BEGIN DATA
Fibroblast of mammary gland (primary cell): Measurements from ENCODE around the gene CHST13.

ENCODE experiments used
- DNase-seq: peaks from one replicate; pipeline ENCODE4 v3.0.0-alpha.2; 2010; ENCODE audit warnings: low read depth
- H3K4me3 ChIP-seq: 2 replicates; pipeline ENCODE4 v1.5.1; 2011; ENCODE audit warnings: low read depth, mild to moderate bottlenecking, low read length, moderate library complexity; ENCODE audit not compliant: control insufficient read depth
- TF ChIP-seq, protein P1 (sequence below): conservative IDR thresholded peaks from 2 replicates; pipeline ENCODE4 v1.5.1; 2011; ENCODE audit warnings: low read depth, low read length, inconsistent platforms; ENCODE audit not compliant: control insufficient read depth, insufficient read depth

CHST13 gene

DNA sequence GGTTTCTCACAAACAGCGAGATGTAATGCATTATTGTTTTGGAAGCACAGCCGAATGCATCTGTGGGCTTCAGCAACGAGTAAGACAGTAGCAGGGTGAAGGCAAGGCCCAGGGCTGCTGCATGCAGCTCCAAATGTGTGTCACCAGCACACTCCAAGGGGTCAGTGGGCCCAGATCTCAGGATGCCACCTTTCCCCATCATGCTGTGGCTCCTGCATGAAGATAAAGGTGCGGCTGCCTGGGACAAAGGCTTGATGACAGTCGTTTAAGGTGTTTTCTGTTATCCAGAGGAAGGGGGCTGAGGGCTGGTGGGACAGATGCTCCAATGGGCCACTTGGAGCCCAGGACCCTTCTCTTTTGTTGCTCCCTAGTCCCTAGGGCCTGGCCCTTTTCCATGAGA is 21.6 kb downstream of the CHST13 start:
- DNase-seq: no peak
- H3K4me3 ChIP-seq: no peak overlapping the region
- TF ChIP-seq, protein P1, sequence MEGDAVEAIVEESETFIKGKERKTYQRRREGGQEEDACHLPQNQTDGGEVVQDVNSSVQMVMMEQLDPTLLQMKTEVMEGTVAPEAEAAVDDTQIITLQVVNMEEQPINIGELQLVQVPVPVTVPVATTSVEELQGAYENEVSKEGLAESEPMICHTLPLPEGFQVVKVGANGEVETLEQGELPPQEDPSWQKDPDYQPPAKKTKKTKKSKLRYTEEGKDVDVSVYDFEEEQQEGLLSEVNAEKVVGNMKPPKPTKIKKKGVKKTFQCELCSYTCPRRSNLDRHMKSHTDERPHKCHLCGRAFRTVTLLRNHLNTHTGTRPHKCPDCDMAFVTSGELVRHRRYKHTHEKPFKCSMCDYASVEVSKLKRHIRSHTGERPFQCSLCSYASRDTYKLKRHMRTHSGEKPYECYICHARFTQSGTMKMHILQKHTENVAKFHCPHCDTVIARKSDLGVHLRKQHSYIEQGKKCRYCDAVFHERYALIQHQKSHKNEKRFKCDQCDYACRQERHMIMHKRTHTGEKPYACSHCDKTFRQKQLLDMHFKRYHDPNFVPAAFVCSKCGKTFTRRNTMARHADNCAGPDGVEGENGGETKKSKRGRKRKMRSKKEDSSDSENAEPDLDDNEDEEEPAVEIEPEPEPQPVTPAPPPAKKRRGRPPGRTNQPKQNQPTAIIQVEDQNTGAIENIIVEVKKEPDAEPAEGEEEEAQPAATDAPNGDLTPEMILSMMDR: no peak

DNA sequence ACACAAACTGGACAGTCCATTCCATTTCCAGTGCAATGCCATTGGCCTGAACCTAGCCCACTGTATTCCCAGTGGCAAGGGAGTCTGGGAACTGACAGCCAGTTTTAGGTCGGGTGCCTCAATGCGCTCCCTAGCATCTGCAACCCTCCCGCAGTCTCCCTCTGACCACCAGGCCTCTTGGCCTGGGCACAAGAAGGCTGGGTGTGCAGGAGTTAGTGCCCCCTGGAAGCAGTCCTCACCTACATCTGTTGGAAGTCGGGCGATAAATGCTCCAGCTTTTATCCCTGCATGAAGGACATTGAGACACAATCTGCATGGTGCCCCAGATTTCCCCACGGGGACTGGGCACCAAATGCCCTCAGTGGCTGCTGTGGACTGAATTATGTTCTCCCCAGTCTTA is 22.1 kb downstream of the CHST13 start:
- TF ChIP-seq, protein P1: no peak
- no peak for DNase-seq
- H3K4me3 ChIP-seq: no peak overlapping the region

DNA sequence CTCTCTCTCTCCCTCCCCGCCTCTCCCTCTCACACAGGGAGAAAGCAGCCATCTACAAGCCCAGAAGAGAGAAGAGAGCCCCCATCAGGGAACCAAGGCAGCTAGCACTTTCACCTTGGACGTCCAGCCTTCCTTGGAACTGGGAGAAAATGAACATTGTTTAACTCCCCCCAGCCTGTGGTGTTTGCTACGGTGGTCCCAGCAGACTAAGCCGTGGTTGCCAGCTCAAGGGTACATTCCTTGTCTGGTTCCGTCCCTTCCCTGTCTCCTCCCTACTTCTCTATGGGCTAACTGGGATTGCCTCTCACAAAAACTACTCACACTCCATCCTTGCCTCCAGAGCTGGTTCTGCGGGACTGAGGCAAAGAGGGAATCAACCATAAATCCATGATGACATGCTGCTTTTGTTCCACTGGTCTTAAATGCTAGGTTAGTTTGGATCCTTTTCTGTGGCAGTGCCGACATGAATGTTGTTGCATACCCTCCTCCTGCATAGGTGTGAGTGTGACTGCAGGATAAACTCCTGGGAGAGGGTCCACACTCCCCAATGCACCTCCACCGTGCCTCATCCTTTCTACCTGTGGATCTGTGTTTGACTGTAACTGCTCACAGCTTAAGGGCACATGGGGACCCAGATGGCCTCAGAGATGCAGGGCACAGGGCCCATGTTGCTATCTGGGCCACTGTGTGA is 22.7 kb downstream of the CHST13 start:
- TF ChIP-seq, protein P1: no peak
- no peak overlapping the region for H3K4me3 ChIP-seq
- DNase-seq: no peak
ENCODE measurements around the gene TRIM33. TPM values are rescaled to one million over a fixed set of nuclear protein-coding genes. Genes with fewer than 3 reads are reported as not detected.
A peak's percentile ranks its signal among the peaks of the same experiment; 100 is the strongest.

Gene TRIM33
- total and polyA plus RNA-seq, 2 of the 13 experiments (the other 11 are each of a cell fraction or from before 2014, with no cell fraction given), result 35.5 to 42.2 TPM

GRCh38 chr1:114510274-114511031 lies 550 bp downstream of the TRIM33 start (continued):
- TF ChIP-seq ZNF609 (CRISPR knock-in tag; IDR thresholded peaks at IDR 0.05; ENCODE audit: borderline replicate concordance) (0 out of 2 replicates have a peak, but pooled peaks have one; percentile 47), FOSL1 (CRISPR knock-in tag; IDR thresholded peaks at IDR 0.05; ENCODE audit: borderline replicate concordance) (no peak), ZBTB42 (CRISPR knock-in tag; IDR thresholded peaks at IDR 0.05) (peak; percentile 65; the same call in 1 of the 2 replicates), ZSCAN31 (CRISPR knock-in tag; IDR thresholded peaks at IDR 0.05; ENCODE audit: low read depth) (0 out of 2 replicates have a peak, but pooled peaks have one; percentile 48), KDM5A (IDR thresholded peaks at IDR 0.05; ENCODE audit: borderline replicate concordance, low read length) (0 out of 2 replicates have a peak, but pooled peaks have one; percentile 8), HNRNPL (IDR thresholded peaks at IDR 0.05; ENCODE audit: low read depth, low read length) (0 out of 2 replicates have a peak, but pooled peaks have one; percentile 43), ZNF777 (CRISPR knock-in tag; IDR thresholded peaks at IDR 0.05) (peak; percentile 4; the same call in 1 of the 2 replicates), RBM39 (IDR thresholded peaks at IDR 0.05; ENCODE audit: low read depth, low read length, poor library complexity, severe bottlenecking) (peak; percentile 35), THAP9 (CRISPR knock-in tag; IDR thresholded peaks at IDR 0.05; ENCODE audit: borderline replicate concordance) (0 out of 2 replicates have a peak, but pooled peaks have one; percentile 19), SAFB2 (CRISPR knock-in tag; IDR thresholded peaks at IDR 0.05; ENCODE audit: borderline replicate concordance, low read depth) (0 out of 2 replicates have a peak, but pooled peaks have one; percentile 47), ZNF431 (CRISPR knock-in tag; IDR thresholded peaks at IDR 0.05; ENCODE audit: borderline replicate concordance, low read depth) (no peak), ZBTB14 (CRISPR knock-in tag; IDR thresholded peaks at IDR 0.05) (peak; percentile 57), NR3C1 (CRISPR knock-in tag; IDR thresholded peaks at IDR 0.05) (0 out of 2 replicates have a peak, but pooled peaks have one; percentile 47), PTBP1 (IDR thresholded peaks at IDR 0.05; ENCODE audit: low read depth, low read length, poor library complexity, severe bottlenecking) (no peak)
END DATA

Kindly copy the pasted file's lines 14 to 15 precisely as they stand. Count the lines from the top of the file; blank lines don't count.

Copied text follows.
- H3K4me3 ChIP-seq: no peak overlapping the region

DNA sequence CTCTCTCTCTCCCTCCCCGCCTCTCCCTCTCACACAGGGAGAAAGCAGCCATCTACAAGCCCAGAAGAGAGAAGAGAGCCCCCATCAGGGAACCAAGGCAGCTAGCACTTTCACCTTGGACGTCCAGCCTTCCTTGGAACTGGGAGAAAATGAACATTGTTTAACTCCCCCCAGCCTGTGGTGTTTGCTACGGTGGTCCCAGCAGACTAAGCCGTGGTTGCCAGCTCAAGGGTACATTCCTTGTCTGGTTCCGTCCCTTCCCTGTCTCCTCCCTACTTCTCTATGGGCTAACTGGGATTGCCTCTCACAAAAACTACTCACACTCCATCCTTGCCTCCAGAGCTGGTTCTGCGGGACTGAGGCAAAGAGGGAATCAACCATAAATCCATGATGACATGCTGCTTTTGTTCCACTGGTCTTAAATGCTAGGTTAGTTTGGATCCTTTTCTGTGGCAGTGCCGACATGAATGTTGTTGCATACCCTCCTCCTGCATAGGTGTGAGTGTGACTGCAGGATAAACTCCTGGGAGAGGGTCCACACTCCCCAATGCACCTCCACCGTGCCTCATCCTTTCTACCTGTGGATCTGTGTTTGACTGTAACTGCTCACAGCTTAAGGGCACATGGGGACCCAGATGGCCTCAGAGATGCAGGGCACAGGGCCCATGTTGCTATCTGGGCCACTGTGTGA is 22.7 kb downstream of the CHST13 start: